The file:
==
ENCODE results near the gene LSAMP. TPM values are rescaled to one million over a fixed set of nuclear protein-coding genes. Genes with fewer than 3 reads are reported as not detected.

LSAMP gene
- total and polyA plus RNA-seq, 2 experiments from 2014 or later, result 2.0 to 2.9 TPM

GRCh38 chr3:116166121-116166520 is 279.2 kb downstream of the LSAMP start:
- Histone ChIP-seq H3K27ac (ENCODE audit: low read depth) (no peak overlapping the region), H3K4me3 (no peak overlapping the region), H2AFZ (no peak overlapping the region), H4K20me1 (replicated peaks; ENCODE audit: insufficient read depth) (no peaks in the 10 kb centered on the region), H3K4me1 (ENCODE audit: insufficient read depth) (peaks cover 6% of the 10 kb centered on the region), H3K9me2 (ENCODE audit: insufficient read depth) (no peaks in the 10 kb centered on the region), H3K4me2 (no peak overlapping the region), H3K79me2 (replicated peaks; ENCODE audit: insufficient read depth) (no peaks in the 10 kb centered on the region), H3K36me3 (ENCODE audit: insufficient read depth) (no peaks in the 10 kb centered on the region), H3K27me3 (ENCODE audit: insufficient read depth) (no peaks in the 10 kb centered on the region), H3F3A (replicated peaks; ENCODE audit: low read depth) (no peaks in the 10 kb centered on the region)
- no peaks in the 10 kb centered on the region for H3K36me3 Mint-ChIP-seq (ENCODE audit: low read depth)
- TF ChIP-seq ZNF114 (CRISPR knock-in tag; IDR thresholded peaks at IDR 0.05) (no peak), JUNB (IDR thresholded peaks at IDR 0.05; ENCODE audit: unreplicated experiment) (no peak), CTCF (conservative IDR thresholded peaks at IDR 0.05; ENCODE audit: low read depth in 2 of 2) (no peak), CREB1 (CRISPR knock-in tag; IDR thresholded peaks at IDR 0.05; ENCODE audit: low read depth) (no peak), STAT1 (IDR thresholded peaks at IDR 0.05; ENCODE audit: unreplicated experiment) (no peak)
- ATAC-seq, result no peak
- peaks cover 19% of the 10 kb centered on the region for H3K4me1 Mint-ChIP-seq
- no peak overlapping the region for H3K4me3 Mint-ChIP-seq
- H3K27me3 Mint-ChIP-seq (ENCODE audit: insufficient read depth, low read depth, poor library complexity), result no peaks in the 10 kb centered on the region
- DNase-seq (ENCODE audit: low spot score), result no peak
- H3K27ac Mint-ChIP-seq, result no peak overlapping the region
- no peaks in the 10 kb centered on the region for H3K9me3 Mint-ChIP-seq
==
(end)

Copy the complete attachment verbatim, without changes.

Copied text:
ENCODE results near the gene LSAMP. TPM values are rescaled to one million over a fixed set of nuclear protein-coding genes. Genes with fewer than 3 reads are reported as not detected.

LSAMP gene
- total and polyA plus RNA-seq, 2 experiments from 2014 or later, result 2.0 to 2.9 TPM

GRCh38 chr3:116166121-116166520 is 279.2 kb downstream of the LSAMP start:
- Histone ChIP-seq H3K27ac (ENCODE audit: low read depth) (no peak overlapping the region), H3K4me3 (no peak overlapping the region), H2AFZ (no peak overlapping the region), H4K20me1 (replicated peaks; ENCODE audit: insufficient read depth) (no peaks in the 10 kb centered on the region), H3K4me1 (ENCODE audit: insufficient read depth) (peaks cover 6% of the 10 kb centered on the region), H3K9me2 (ENCODE audit: insufficient read depth) (no peaks in the 10 kb centered on the region), H3K4me2 (no peak overlapping the region), H3K79me2 (replicated peaks; ENCODE audit: insufficient read depth) (no peaks in the 10 kb centered on the region), H3K36me3 (ENCODE audit: insufficient read depth) (no peaks in the 10 kb centered on the region), H3K27me3 (ENCODE audit: insufficient read depth) (no peaks in the 10 kb centered on the region), H3F3A (replicated peaks; ENCODE audit: low read depth) (no peaks in the 10 kb centered on the region)
- no peaks in the 10 kb centered on the region for H3K36me3 Mint-ChIP-seq (ENCODE audit: low read depth)
- TF ChIP-seq ZNF114 (CRISPR knock-in tag; IDR thresholded peaks at IDR 0.05) (no peak), JUNB (IDR thresholded peaks at IDR 0.05; ENCODE audit: unreplicated experiment) (no peak), CTCF (conservative IDR thresholded peaks at IDR 0.05; ENCODE audit: low read depth in 2 of 2) (no peak), CREB1 (CRISPR knock-in tag; IDR thresholded peaks at IDR 0.05; ENCODE audit: low read depth) (no peak), STAT1 (IDR thresholded peaks at IDR 0.05; ENCODE audit: unreplicated experiment) (no peak)
- ATAC-seq, result no peak
- peaks cover 19% of the 10 kb centered on the region for H3K4me1 Mint-ChIP-seq
- no peak overlapping the region for H3K4me3 Mint-ChIP-seq
- H3K27me3 Mint-ChIP-seq (ENCODE audit: insufficient read depth, low read depth, poor library complexity), result no peaks in the 10 kb centered on the region
- DNase-seq (ENCODE audit: low spot score), result no peak
- H3K27ac Mint-ChIP-seq, result no peak overlapping the region
- no peaks in the 10 kb centered on the region for H3K9me3 Mint-ChIP-seq